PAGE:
Fundamental to this strategy is Israel’s policy of settlement construction for “Jewish only” neighborhoods, while at the same time severely limiting the construction and land use for the Palestinians. Such policies have intentionally retarded the prospects for Palestinian sovereignty in the city by confining Palestinians to scattered, under-developed neighborhoods fenced in by two belts of ever expanding settlements. Furthermore, Israeli policies have restricted Palestinian economic development and habitation. The central business district in Arab East Jerusalem has been unable to expand since the occupation and no other industrial or commercial areas have developed. Israel also has used its power over residency laws to bar non-Jerusalem Palestinians from living and even entering the city. Today, from a population of zero in 1948, there are now no less than 180,000 Jewish settlers living in 34% of occupied East Jerusalem – a number that almost equals the number of Palestinian residents who live cramped into 13% of the eastern half of the city. This is a testament to the success of the Israeli settlement strategy which is nothing short of colonialism for the Palestinians.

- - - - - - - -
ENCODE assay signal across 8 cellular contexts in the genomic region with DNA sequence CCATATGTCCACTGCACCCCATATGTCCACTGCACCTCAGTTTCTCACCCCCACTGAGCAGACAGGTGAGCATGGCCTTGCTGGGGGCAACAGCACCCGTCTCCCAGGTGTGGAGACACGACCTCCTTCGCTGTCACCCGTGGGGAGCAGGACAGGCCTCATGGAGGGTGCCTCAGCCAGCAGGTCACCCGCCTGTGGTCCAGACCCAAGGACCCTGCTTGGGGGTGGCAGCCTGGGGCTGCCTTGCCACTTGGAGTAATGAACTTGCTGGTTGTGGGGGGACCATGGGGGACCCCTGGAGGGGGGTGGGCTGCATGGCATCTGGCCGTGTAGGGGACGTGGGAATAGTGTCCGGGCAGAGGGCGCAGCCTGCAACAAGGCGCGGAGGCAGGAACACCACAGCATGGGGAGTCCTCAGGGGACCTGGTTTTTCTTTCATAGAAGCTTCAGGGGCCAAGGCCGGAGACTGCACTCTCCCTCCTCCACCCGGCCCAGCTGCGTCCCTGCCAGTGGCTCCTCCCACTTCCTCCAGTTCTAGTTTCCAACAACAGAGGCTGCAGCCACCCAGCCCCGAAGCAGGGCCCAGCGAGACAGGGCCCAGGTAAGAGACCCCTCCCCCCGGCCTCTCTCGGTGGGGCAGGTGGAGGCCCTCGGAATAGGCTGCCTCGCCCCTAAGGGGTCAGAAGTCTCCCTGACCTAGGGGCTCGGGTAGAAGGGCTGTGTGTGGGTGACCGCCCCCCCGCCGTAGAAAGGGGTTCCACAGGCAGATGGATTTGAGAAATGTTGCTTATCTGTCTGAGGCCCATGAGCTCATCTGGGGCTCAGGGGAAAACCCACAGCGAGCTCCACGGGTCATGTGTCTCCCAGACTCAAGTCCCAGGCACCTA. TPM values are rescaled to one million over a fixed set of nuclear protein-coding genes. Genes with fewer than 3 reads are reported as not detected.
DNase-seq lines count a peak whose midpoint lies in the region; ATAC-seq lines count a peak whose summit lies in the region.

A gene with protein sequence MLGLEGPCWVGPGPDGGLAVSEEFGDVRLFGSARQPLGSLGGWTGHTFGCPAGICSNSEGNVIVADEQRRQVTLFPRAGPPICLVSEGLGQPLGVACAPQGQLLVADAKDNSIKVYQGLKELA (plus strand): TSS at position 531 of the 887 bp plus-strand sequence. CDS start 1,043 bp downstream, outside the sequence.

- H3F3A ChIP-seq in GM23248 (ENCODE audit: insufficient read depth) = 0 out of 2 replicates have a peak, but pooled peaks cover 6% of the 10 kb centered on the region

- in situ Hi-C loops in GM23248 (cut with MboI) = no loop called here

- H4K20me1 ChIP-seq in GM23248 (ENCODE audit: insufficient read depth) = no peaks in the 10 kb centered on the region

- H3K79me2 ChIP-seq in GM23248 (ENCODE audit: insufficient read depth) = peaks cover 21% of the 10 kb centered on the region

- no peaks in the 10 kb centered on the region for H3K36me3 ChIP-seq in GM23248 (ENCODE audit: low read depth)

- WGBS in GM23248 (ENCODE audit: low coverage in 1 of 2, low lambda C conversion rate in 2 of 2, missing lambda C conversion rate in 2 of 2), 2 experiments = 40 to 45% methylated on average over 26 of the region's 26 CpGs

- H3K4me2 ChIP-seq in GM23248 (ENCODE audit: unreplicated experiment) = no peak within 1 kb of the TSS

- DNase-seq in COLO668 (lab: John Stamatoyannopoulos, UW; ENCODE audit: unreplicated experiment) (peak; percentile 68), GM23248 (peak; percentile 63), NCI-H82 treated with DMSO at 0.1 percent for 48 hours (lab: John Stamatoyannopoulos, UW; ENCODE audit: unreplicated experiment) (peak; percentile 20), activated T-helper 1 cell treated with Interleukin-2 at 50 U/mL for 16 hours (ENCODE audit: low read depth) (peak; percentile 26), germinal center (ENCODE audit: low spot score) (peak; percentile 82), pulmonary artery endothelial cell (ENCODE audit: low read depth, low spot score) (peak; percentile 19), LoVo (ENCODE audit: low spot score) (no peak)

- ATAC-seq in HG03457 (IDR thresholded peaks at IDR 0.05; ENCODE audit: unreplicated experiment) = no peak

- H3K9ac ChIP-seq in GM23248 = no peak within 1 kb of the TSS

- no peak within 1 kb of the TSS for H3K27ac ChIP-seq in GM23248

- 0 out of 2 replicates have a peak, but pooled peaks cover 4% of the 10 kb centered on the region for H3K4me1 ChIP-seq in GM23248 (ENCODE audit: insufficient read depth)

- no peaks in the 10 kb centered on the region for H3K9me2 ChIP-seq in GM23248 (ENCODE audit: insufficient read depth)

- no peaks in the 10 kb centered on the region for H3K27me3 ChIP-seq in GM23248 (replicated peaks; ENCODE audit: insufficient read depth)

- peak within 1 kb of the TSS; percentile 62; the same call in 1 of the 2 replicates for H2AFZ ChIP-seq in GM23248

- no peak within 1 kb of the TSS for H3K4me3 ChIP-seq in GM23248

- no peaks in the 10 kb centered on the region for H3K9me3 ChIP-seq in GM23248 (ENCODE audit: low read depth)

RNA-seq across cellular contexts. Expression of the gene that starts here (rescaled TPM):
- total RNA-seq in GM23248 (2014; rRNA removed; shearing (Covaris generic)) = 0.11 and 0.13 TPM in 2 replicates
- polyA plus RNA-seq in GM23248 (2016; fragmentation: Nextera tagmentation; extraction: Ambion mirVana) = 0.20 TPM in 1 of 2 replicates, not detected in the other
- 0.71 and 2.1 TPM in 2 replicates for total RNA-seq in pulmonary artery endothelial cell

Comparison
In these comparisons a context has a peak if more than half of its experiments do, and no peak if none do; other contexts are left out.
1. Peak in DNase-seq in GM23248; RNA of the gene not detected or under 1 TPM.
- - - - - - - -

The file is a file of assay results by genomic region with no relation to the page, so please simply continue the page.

Through the confiscation of lands in East Jerusalem, Israel was able to take control of strategic and ideologically significant sites. It built large settlement blocks to strengthen its demographic (and also its military) control of the newly occupied territory. The Israeli strategy has unmistakenly been to consolidate its control over the entire city and erase the Green Line but its strategy is fundamentally flawed. The hope that with the passing of time, the question of Jerusalem will be decided by the ongoing de facto demographic and physical changes is not a possibility. Neither is it a possibility that the world will magically forget that East Jerusalem is a part of the West Bank and that Jerusalem must be a multi-cultural city and not for Jews and Jews only.
Moreover, it is clear that without Palestinian sovereignty in Arab East Jerusalem, without the room for habitation development or the expansion of our central business district, Jerusalem will always be a source of instability rather than progress. Israel understands that by giving back these vital areas, Palestinians will be able to live, develop and nurture East Jerusalem Arab identity. If Israel is allowed to continue in this manner and does not allow Palestinian East Jerusalem to be a viable city and the political and economic heart of the emerging state, it will remain a marginal, back water city that is characterized for its slums more than the beauty of its landmarks and holy sites.